The difference between success and failure

Discovering your calling is the foundation to great writing. It’s hard, soul-searching work, which is why most writers never do it — and as a result, never succeed.

You’re welcome to take that free advice and set off in pursuit of your calling. I wish you the best. Or, you can let me guide you through the entire process in my online, video-based course The Art of Work.

In this course, I’ll walk you through a 7-step approach with practical exercises to help you zero in on your unique calling.

I’m running a big sale right now where you can get lifetime access to the entire course for only one payment of $197—a $30 discount.

And remember when I said success for a writer isn’t about money, but rather about serving people with your unique perspective? I really believe that. So in addition to the discount, I’m going to give you 10 free paperback copies of The Art of Work book. I’m hoping you’ll give them to your friends and family so more people can be helped by this message.

If you’re ready to stop spinning your wheels and unlock your power as a writer, enroll in the course.

Whether the course is right for you or not, I encourage you to be diligent in uncovering your calling. This is the difference between success and failure for most aspiring writers.

Sign up for The Art of Work Course by July 6th to receive $30 off and 10 copies of The Art of Work.

How can you best connect your writing with your calling? Share in the comments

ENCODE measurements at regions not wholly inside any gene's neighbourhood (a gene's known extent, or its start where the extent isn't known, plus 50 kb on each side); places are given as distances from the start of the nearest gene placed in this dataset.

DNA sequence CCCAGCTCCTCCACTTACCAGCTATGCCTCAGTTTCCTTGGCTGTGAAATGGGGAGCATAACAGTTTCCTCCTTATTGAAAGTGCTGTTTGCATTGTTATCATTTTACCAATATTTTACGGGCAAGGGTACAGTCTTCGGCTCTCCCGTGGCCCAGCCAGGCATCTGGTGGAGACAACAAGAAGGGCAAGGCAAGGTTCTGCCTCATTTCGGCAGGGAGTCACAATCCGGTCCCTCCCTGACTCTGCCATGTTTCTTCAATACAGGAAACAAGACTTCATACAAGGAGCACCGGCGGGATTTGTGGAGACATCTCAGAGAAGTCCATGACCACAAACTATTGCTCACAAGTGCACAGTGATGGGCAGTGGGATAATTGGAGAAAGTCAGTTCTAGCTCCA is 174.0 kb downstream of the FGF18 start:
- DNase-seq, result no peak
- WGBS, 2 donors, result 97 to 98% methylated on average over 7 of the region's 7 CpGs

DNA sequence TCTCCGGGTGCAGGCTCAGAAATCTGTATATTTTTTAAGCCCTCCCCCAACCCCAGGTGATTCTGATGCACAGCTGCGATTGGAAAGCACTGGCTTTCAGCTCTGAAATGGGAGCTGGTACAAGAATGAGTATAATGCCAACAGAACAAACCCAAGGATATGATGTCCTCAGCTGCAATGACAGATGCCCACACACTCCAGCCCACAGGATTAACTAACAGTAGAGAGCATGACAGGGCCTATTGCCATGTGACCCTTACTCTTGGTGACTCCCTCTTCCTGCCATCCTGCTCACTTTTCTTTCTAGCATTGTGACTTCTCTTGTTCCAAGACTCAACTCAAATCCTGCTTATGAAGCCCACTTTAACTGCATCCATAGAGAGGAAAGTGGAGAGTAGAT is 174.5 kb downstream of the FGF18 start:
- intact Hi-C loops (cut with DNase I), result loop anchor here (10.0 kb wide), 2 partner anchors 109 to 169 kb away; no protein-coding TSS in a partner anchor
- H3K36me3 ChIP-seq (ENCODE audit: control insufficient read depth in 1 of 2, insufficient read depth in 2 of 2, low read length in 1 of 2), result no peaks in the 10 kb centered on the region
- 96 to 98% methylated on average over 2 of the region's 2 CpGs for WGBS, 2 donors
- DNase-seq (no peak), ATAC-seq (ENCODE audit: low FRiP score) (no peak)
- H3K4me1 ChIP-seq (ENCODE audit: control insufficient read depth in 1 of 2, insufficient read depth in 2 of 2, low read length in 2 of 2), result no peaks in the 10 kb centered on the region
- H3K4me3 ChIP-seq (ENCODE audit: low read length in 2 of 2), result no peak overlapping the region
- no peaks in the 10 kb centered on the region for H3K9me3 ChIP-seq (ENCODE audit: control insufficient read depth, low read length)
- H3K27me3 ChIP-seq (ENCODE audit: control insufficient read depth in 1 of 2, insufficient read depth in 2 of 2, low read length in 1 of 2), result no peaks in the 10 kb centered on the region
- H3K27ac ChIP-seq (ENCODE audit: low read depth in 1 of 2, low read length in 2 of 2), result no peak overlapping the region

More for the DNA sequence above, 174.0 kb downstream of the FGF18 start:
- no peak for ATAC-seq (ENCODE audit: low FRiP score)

About Jeff Goins

I write books and help writers get their work out into the world. I am the best-selling author of four books, including The Art of Work. Each week, I send out a newsletter with free tips on writing and creativity.

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  • Calling is such a tough thing to nail down. There are certain things I think we’re all called to do – but we’ve each got different skills and talents with which to do them. Without a message that we think the world needs to hear, we’ll be unfulfilled as writers even if we felt “called” to write. Calling is the WHY behind our words.

    I like this perspective, Jeff. Thanks for the inspiration.

  • Kody Evangelist Dibble

    Thanks Jeff!! Writing is such a challenge, I feel like navigating through the huge assortment of material we have can be ridiculous, but hey…That’s life.

  • GC General

    I enjoyed “The Art of Work” very much. What
    I like most on Jeff Goins’ “The Art of Work” is:
    1. Do it afraid
    2. It’s a messy journey.

    I made a common mistake to
    image the calling was something loud. It’s nice to be affirmed that I
    just have to do it afraid. My voice has been slowly formed over decades and
    its shape can almost be seen in my mind. I know whom I wish to serve and my curiosity on the topic never stops . But I kept waiting for a loud voice to get me start. “The Art of Work” gives me courage to
    jump in, prepares me to get ready for failures. Thank you, Jeff ~ GC

  • Jeff, I like your straight-talk about writing. My perspective is a little different, but see what you think: https://mlatelablog.wordpress.com/2016/08/18/succeed-as-a-writer-yes-you-can/
    @LatelaMary

  • Amy

    Your article makes me want to kill myself. Proud of yourself? Thanks a lot.